Sending you all love and Christmas cheer from Sevilla - Paula and Paul
First off, Christmas in Europe in general tends to be a bit lower key than in the US. What’s missing? The obsessive buy, buy, buy that seems to be such a large part of the holiday experience in the US. Oh sure, stores here have sales this time of year, and window displays remind us of all the fine gifts available. But I get the sense that people here (by which I mean Europe in general, and Seville in particular) are more invested in the spirit of the holidays: being together with family and friends, having special foods and drinks only seen at this time of year, that kind of thing. And of course, Spain being a very Catholic country, celebration of one of the more important religious events of the year, too.
And then there are the Christmas carols, or lack thereof. Most stores don’t have music systems installed, so we almost never hear canned music while shopping. There are a few exceptions, though, and they always seem to play classic American music, including classic Christmas songs. (Really! It’s like 1982 all over again.) In fact, most of the music we hear in public, playing in casual cafés, is American soft rock from the 80s. Maybe that’s what the hip young folks here want to hear. (Or maybe because I notice when I hear American music, but don’t notice when I hear Spanish music? Always a possibility…)
We went out last Saturday night, walked around the cathedral, looked at the Christmas lights. Just us and most of the inhabitants of Seville! It was massively crowded, almost difficult to move. Fabulous! We took a few photos of the lights, but it was hard to manoeuver. So we came back on Monday night. What a difference! This time, the streets were almost deserted.
|Crowds along Avenida de la Constitución, looking at the Christmas lights|
|First view of the three crowns!|
Monday night we got a good look at the Three Crowns, a municipal Christmas decoration that is new this year (for us, at least). The Three Crowns represent the three Kings, or the three wise men. The Three Kings are really at the heart of Christmas celebration here in Spain; so much so that not much of a fuss is made over December 25 (the birth day of the Baby Jesus, in the Christian tradition). The real celebration happens on January 6, the Epiphany in the Christian calendar, which here is called Three Kings Day: the day the three kings (wise men) came from the East to visit the baby Jesus. That’s the day gifts are exchanged, and the day of the big parade. (At least, last time we were here there was a big parade; we won’t comment on it this year until after it’s actually happened…)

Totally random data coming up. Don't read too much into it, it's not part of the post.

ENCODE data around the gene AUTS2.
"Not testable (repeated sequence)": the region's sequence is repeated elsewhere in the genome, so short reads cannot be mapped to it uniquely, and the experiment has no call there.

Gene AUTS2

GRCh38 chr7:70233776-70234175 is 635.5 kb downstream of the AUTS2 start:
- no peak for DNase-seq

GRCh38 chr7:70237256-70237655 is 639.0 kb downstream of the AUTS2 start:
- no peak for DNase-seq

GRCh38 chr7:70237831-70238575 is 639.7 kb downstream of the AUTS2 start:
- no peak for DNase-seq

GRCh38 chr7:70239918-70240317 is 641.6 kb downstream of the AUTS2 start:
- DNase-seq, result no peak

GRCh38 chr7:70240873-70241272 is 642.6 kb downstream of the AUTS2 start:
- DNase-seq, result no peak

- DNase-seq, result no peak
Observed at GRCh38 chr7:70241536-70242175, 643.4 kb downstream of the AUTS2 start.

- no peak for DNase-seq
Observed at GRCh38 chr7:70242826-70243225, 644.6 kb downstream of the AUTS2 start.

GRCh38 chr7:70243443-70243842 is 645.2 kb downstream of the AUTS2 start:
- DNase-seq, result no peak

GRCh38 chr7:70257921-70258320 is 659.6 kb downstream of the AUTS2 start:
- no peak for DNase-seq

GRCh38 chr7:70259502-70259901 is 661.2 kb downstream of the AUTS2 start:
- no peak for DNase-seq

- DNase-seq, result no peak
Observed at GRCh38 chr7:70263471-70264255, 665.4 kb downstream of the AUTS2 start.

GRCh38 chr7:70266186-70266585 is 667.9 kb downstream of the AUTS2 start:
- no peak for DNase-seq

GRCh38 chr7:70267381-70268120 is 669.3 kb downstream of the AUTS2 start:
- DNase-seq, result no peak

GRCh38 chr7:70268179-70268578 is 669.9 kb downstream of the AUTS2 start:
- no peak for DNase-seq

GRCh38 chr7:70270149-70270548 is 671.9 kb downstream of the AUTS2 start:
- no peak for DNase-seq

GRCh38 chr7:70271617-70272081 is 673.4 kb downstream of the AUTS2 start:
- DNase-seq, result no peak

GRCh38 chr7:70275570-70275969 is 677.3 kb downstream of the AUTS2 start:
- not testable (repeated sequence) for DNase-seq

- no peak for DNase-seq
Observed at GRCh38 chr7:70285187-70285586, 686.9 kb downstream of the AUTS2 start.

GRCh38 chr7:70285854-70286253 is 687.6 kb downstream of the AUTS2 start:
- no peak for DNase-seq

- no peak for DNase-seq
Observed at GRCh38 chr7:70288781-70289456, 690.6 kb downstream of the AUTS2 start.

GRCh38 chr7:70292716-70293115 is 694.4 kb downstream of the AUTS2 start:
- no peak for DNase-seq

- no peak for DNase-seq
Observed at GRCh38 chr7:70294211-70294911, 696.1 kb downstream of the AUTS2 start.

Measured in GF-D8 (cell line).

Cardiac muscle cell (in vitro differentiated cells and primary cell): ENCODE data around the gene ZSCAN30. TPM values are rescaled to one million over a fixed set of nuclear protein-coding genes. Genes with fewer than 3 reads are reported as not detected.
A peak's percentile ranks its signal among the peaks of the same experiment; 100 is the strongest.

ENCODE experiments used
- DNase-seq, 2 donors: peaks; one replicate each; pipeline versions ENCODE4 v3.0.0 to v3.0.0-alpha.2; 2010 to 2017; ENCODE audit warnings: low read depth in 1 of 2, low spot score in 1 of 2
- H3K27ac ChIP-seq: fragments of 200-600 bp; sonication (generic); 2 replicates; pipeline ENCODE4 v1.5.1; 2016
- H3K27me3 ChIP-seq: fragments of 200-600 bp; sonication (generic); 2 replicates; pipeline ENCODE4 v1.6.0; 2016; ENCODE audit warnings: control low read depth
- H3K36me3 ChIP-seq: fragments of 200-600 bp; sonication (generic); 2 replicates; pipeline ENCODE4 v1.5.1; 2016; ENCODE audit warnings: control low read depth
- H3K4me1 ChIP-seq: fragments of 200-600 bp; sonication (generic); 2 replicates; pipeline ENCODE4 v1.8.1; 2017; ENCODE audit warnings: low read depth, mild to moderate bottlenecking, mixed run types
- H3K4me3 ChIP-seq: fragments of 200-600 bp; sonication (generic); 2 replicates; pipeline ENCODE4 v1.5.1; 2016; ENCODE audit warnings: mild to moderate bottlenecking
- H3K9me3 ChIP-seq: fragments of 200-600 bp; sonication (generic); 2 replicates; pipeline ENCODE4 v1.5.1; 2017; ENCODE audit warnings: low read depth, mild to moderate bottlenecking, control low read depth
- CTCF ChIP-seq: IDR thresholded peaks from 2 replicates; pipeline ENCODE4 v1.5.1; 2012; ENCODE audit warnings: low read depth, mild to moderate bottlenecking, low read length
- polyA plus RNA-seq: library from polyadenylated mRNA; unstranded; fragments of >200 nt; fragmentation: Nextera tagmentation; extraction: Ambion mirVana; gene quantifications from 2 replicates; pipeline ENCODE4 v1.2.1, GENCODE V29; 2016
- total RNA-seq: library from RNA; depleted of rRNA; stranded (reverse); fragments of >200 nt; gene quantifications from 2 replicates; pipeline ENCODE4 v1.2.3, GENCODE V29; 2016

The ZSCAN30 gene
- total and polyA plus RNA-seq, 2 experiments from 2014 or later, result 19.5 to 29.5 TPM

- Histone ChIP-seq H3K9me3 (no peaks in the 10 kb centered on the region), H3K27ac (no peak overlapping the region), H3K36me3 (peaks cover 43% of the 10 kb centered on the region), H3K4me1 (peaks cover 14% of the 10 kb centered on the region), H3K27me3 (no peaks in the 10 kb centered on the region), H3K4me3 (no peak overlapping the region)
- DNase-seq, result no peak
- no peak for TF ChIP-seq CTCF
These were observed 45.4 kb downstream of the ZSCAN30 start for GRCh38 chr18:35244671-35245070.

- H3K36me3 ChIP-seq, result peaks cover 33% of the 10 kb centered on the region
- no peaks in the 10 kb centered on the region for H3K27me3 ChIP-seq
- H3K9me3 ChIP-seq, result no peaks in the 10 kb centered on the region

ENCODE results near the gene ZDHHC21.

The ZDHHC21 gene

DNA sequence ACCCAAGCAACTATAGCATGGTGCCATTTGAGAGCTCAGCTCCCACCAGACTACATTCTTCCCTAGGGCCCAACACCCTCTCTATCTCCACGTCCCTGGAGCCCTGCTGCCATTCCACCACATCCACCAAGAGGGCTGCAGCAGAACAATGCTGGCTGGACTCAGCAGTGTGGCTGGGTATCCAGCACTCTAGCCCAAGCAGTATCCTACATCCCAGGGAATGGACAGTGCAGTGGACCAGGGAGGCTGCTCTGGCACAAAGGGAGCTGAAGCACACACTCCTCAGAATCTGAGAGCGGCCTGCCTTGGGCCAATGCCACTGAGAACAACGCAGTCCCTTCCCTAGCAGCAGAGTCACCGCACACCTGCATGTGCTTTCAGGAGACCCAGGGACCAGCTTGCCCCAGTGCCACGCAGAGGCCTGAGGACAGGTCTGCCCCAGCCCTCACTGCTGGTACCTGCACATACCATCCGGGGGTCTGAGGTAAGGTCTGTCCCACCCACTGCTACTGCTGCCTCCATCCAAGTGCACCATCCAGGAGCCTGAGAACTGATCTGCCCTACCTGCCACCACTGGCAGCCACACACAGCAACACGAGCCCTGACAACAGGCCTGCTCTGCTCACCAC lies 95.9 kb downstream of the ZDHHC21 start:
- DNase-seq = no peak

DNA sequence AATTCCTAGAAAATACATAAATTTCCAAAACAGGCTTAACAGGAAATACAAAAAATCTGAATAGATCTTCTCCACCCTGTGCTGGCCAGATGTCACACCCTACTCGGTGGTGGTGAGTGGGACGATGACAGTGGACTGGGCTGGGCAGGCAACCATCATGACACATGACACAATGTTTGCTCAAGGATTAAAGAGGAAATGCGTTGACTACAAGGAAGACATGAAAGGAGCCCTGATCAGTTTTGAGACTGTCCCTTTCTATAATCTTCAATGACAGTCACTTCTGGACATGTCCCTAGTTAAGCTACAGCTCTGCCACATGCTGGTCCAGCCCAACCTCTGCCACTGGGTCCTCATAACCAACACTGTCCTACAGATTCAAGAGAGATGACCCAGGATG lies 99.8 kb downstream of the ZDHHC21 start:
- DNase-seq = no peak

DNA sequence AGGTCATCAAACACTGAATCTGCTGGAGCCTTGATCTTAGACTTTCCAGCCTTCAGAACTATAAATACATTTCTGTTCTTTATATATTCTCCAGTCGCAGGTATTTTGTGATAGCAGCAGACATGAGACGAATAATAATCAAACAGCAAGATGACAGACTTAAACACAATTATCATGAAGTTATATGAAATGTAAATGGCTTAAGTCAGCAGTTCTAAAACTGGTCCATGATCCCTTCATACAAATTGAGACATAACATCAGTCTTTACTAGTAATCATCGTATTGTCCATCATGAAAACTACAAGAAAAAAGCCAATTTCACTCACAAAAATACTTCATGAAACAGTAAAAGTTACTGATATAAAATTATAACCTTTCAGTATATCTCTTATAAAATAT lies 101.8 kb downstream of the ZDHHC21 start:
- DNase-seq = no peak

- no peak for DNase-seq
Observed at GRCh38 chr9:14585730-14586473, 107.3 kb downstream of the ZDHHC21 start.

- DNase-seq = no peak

|All three crowns|
|The Blue One, seen from inside the Red One|
|La Giralda peeking over the rooftops (always exciting to see!)|
|And at the far end of Avenida de la Constitución, a Christmas tree in lights!|
Anyway, holiday season here is in full swing, and we are certainly enjoying it!
|Every neighborhood has its own style of lights.|
|The crowns during the day. Not so interesting!|
Part of the holiday celebrations here in Spain revolve around the Nativity scenes, or beléns. The city itself has one on public display, as do many private businesses. While we know very few residents here, it’s clear that many homes have a belén as well. And whereas Nativity scenes in the States generally are limited to the Baby Jesus and his adoring parents, as well as a few other adoring individuals (like the aforementioned wise men), the style here is to build an entire pre-Christian village, including scenes from village life (with considerable license given to creative additions...)
And to help people build the belén of their dreams, there is a whole Christmas market around the Cathedral dedicated to providing scale models: of people, buildings, animals, fruits and vegetables, loaves of bread… Some are animated: sawing wood, driving nails; shaking out rugs; kneading bread; cutting meat. And water features, with running streams and ponds (one year I saw, on the shelves for sale, grey/black cotton wool clouds with tiny sprayers to create a rain storm). I am told there are collectors who dedicate entire rooms to village scenes, populated with figurines collected over many holiday seasons. I think of it like an extensive model train layout, with a more focused theme.
|Seville's Christmas Market around the cathedral|
|This market is closed now, but it will be open tomorrow!|
|Pretty much any tiny thing you might want for your scene is available here!|
While we have not traveled widely in Spain, from what I’ve read these extensive beléns are popular all over Spain. People generally unpack them around October, to find out what may have been lost or broken in storage. Of course, most people will want to extend the belén, add another figurine or two, maybe a camel; possibly an elephant. And perhaps a few more tiny loaves of bread…
|Need some more tiny rolls, a baket of eggs, or a realistic bread oven for your belen?|
|Another, somewhat unconventional nativity scene.|
|Detail from yet another nativity scene. Moorish buildings in the background, Egyptian pyramid up front. Why not?!|
|Gates to the city -- Jerusalem?|
|At last, the creche with the Baby Jesus!|
Wherever you are this Holiday season, no matter what you are doing, and whatever your traditions may be, we wish you all the best this Christmas and on into the New Year!